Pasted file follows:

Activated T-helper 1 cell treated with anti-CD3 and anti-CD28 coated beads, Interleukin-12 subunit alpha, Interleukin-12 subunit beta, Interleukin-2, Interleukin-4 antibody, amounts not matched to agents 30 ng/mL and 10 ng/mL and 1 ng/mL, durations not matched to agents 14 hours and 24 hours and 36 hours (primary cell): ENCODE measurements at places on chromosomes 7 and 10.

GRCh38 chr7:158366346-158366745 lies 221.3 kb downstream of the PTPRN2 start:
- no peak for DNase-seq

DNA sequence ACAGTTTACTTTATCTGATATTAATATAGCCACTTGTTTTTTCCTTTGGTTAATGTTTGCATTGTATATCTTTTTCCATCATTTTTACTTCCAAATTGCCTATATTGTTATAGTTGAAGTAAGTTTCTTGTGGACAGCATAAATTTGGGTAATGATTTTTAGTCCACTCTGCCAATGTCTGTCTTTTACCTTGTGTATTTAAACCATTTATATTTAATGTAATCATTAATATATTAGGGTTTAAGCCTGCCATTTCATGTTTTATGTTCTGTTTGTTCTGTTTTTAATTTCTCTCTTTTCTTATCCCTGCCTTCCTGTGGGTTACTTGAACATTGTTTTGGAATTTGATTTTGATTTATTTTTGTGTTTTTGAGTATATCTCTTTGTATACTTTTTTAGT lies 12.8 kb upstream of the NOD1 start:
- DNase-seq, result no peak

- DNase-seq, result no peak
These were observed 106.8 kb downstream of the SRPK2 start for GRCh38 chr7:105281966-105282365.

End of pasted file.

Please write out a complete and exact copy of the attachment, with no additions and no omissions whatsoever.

Activated T-helper 1 cell treated with anti-CD3 and anti-CD28 coated beads, Interleukin-12 subunit alpha, Interleukin-12 subunit beta, Interleukin-2, Interleukin-4 antibody, amounts not matched to agents 30 ng/mL and 10 ng/mL and 1 ng/mL, durations not matched to agents 14 hours and 24 hours and 36 hours (primary cell): ENCODE measurements at places on chromosomes 7 and 10.

GRCh38 chr7:158366346-158366745 lies 221.3 kb downstream of the PTPRN2 start:
- no peak for DNase-seq

DNA sequence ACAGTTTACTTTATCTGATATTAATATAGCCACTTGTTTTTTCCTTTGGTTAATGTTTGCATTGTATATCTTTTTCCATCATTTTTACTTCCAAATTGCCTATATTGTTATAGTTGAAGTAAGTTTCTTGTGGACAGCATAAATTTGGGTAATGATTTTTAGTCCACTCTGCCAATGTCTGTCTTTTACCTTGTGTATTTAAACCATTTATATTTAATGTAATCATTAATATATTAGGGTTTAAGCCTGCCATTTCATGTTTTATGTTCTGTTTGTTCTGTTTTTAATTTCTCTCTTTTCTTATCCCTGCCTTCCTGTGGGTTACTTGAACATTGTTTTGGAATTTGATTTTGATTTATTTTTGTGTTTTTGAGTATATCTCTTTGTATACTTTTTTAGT lies 12.8 kb upstream of the NOD1 start:
- DNase-seq, result no peak

- DNase-seq, result no peak
These were observed 106.8 kb downstream of the SRPK2 start for GRCh38 chr7:105281966-105282365.